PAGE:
Perhaps the most important aspect of kinship relationships and terms that are used is that they defined obligations to the people who shared the bonds. Fathers and mothers treated all their sons and daughters warmly with  obligations to support all the their daughters and sons with love. Brothers and sisters supported each other and enjoyed their relationships and especially obligations. One thing which is very significant is that in all the kinship relationships described, there were never any step fathers, step mothers, step sisters, step brothers, or half brother or half sister, or adopted son, adopted daughter, and adopted niece. Of course if people ask how the two people are related, they may explain some details of the background mentioning names. But the reality that someone was not biologically related to you, was never the focus of the kinship relationships and bonds. This is why in the Zambian/African traditional societies, even today, it is possible to have so many fathers, mothers, sisters, brothers, grandmothers and grandfathers.

Kinship Relationship Today

Although many of the traditional Zambian/African kinship terms are used, their used has been vastly urbanized and Westernized. Kinship terms such as mother, father, daughter, son, nieces and nephews are used mainly in the small nuclear biological monogamous family. Kinship relationships in the extended family outside the immediate nuclear family are less emphasized and less prominent. The use of uncle, niece, step-mother, step-sister, and half-brother are now very common in urban Zambia with very little link to their traditional uses as described. This may signal the weakening of kinship bonds that were very strong all the way to the 1960s and 1970s.

Tembo, Mayovu, Nyoni, and Banda Kinship Clans Bond by Mwizenge S. Tembo, Ph.D. Professor of Sociology


Have you ever asked yourself:  “How are the Tembos, the Mayovus, the Nyonis, and the Bandas related?”  You might have a good idea if you are more than fifty years old and lived in the village in Lundazi at one time.  But if you are an independence baby who was born sometime after 1964 or never lived in the village for a long time, you may have a very limited idea regarding how we are related.  Over the last seven years, (from 1988 to1994) I have conducted interviews with a number of our elders to record how the history of the kinship relationships occurred.  The first interviews occurred after the funeral of the late Calistus Mayovu in November 1988.  My aunt, the late aTirabirenji Tembo (died in 1992) and aNya Chitima came to our house in Handsworth court and spent about two hours.  The second interviews took place on Sunday July 12, 1996, at Zibalwe Village with my father Sani Zibalwe Tembo and  Dikilani Mayovu.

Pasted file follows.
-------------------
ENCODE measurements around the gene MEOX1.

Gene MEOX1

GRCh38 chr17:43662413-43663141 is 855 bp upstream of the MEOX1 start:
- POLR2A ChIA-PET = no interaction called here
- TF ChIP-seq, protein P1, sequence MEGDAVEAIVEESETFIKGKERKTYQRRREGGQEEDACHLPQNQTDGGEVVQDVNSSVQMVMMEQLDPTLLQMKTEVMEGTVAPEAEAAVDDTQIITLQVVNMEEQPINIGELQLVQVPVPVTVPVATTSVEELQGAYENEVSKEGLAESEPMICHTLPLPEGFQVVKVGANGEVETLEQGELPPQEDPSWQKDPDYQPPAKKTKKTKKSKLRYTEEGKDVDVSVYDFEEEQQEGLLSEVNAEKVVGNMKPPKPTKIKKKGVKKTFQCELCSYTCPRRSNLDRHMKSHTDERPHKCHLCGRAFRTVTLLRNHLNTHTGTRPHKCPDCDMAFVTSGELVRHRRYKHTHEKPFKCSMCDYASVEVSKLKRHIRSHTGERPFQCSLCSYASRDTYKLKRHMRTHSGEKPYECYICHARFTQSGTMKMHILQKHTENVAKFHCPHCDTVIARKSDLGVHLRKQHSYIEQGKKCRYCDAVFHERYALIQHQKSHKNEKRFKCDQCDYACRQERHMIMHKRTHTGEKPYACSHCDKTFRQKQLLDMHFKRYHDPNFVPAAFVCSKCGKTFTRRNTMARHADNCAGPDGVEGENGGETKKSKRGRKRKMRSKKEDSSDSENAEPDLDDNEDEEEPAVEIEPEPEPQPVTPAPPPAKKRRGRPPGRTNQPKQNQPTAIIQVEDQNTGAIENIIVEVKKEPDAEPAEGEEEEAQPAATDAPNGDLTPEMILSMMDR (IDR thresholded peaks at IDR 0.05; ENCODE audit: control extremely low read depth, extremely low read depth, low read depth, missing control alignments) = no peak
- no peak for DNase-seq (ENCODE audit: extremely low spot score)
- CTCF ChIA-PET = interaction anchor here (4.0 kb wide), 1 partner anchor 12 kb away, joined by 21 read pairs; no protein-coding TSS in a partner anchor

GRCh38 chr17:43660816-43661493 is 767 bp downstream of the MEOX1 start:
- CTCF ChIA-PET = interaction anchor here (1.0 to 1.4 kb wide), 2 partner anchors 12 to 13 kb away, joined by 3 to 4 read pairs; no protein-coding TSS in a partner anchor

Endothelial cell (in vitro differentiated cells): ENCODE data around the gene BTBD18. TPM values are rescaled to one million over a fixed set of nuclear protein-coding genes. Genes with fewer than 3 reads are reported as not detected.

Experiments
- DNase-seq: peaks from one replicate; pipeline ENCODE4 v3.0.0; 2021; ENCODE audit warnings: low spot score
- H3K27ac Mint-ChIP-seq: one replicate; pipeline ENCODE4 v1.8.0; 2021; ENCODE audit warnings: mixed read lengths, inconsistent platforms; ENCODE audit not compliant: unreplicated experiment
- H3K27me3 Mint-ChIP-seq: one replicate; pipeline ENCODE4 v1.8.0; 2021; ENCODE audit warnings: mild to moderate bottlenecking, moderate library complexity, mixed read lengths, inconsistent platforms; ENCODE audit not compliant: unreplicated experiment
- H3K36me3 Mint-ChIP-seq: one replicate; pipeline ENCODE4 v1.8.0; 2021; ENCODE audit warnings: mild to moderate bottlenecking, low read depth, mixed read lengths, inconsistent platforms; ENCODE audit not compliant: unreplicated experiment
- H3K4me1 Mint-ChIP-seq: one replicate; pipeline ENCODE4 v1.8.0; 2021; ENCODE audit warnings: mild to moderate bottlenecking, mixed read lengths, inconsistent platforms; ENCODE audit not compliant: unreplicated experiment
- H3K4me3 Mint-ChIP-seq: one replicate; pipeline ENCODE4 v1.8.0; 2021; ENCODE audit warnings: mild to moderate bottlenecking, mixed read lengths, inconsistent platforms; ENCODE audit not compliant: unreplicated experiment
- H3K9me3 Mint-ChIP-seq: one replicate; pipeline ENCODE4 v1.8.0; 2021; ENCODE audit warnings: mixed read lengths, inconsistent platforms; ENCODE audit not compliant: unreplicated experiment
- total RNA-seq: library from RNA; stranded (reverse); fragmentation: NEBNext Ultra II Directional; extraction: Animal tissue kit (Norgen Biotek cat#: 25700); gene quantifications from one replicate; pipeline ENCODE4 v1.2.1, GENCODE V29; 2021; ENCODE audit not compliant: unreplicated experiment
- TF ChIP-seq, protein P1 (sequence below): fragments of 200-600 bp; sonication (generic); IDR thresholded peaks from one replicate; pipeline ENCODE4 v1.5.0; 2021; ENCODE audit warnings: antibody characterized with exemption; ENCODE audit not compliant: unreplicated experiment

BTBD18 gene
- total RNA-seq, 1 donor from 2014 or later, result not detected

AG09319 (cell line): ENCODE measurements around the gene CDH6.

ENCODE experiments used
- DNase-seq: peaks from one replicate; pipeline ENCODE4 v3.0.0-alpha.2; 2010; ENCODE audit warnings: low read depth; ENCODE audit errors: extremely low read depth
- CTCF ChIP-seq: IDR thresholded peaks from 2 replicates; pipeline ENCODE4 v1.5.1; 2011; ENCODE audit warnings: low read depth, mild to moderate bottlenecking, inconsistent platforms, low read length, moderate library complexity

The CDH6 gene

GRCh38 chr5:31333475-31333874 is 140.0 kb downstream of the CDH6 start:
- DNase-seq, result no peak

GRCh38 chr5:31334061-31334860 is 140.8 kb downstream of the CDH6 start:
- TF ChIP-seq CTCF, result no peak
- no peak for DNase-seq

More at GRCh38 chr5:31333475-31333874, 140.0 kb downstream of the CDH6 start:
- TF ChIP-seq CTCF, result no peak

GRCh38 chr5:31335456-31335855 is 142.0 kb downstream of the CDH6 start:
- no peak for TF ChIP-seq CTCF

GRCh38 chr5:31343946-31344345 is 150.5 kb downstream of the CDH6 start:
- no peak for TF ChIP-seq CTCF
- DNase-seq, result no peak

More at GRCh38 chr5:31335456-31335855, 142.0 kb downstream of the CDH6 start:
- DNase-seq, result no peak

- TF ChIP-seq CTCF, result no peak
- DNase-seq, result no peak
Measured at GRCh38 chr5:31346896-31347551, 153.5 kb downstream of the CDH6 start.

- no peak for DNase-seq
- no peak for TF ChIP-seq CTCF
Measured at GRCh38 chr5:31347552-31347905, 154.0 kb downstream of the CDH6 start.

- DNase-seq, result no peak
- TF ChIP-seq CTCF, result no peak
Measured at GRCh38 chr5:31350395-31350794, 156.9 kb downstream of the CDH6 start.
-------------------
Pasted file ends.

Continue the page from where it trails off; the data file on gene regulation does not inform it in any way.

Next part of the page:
Meeting of men Tembo, Mayovu, Nyoni, and Banda Clans members on a Sunday afternoon in May 2016
Sani Zibalwe Tembo of Zibalwe Village

There are three main parts to this description.  The first is a general summary of how and when our ancestors came to the area that now occupies Ciroba (Bandas), Zibalwe(Tembos), and Seleta(Mayovus).  The second part will be a systematic description of all the relatives; who married who, when, and where they lived and the villages.  The last part will be a discussion of the future of the Tembo, Mayovu, Nyoni, and Banda kinship bond connections, why you should care about our kinship history, and what you can do.

The History

During the second half of the 19th century (1850 to 1900) the Ngoni people had a tremendous impact on the lives of the people of Southern Africa.  As Mzilikazi fled north from Chaka, the fierce Emperor of the Zulu people in Natal in South Africa, no one would have guessed that those events would eventually affect the Tembos’, Mayovus’, Nyonis’, and Bandas’.  As the Ngoni tribes migrated north they fought, conquered, and incorporated many indigenous peoples into the Ngoni influence.  Groups of the Ngoni tribes migrated through Zimbabwe, Mozambique through Malawi to Southern Tanzania and eventually came back and settled in the present Chief Mberwa in Northern Malawi.

Joseph John Mayovu of Seleta Village (JJ Mayovu)

Before I describe what happened next, it is very important that you realize that in the 1860s, 1870s, and 1880s, the present border that separates the Tumbukas in Lundazi did not exist.  Once the Ngoni settled in an area, they had the policy of sending what were known as Impis to survey surrounding territory to determine who was there and whether they could be incorporated into the Ngoni Kingdoms or jurisdictions.